Walter Bondy

Walter Bondy (date unknown)

Walter Bondy (28 December 1880, Prague - 17 September 1940, Toulon) was a German painter, art dealer, and critic, of Jewish ancestry; associated with the Berlin Secession.

Life and work

The Blue Pavilion in Saint-Cloud

He was the eldest son of five children born to Otto Bondy [de], an industrialist and art collector, and his wife, Julie née Cassirer (1860-1914), the daughter of Marcus Cassirer [de], a prominent cloth manufacturer. His sister, Antoinelle (1883-1961), would marry the philosopher, Ernst Cassirer. After he was born, his family moved to Vienna, where he grew up. In 1882, his father established a cable factory in Penzing.

In 1900, he left home to study painting at the Academy of Arts, Berlin. He lived in Munich in 1902, then in Paris from 1903 to 1914. There, he became part of a group of artists who gathered at Le Dôme Café. After 1908, he spent his summers at Meulan-en-Yvelines. He began his art dealing career there, when he purchased two paintings by Vincent van Gogh from a local pub owner, and sold them not long after. In 1911 and 1913, he exhibited his own works at a gallery in Berlin, owned by his cousin, Paul Cassirer.

In 1912, his daughter, Rachel Andrée, was born. Two years later, at the beginning of World War I, he married her mother, Cecile Houdy, and they moved to Berlin. After the war, he had some contact with the art trade; working for his cousin, Erich Cassirer (1881-1963), an expert on Chinese and Egyptian art, who owned an antique shop. He became an expert in Chinese woodblock prints and porcelain. He also wrote reviews for the magazine Kunst und Künstler, published by another one of his cousins, Bruno Cassirer. During these years, he divided his time between Berlin and Paris.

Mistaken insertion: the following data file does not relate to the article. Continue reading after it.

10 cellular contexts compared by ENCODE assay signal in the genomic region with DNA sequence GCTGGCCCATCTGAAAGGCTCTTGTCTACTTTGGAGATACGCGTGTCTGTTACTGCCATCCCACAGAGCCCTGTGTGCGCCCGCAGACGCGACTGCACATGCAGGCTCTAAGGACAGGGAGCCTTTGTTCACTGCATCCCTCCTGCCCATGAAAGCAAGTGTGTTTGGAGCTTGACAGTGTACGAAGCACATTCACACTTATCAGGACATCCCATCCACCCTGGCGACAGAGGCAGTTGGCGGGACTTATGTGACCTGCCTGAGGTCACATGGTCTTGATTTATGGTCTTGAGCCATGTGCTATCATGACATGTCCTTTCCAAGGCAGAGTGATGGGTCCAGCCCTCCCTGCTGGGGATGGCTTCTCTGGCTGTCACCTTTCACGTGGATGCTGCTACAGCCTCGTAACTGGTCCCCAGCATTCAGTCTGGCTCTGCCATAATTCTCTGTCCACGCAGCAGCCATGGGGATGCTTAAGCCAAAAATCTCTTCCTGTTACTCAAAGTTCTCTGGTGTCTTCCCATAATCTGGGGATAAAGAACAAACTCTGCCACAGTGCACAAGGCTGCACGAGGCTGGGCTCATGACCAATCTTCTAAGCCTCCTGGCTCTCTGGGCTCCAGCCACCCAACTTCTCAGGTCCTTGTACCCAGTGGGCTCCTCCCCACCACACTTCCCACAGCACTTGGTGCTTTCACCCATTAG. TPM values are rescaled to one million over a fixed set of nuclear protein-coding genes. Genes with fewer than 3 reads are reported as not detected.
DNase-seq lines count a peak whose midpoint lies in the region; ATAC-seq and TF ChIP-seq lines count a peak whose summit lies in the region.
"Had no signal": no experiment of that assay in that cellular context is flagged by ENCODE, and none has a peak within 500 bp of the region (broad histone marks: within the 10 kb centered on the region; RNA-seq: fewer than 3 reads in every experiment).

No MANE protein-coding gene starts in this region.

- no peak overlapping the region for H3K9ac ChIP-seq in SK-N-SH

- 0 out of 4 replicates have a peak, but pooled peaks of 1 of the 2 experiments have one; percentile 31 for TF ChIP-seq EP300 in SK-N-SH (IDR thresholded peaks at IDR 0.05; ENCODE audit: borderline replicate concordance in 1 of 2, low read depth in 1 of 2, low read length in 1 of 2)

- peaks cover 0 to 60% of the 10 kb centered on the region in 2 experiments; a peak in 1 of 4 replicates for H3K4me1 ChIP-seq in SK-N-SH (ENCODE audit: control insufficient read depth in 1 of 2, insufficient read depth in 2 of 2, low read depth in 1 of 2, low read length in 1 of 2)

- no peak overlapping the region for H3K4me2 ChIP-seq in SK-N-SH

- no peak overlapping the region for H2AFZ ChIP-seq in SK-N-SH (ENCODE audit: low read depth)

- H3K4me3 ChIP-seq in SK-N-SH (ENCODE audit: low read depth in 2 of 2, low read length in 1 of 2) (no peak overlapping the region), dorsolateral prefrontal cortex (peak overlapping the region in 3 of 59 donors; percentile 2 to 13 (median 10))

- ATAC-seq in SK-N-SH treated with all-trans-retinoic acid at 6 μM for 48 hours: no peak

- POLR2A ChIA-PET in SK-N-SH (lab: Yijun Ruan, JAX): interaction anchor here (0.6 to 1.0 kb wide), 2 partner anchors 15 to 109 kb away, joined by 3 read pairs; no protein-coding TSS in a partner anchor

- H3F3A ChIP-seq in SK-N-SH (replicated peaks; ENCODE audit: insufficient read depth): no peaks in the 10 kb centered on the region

In 1927, he started his own magazine, Die Kunstauktion (Art Auction), which later became the Weltkunst [de], where he served as editor until 1929. He also held an auction of his Asian collection in 1927, conducted by the firm of Cassirer und Helbich, in Berlin. The following year, he auctioned off more works from non-European sources, at the Hôtel Drouot in Paris. From 1929 to 1936, he was on the supervisory board of his recently deceased father's company, in Vienna, then known as "Kabelfabrik und Drahtindustrie AG" (KDAG).

Due to the growth of anti-Semitism in Germany, in 1931 he moved his official residence to Sanary-sur-Mer, in the south of France. His wife, Cecile, had died by then.[citation needed] In 1932, he met Camille Bertron, who was thirty years his junior. Together, they opened a photography studio, where they made portraits of the many German and Austrian emigrants who were in the area from 1933 to 1939. Some of these photographs have been preserved at the local library.

After 1934, he lived there permanently. In 1937, he and Camille were married. During the Battle of France, the local supply of insulin was affected and Bondy, who had been diabetic since he was a young man, was unable to have regular injections. He became ill and died that year, aged fifty-nine. Many of his paintings, which had been stored at the cable factory in Vienna, were lost during the Nazi regime.

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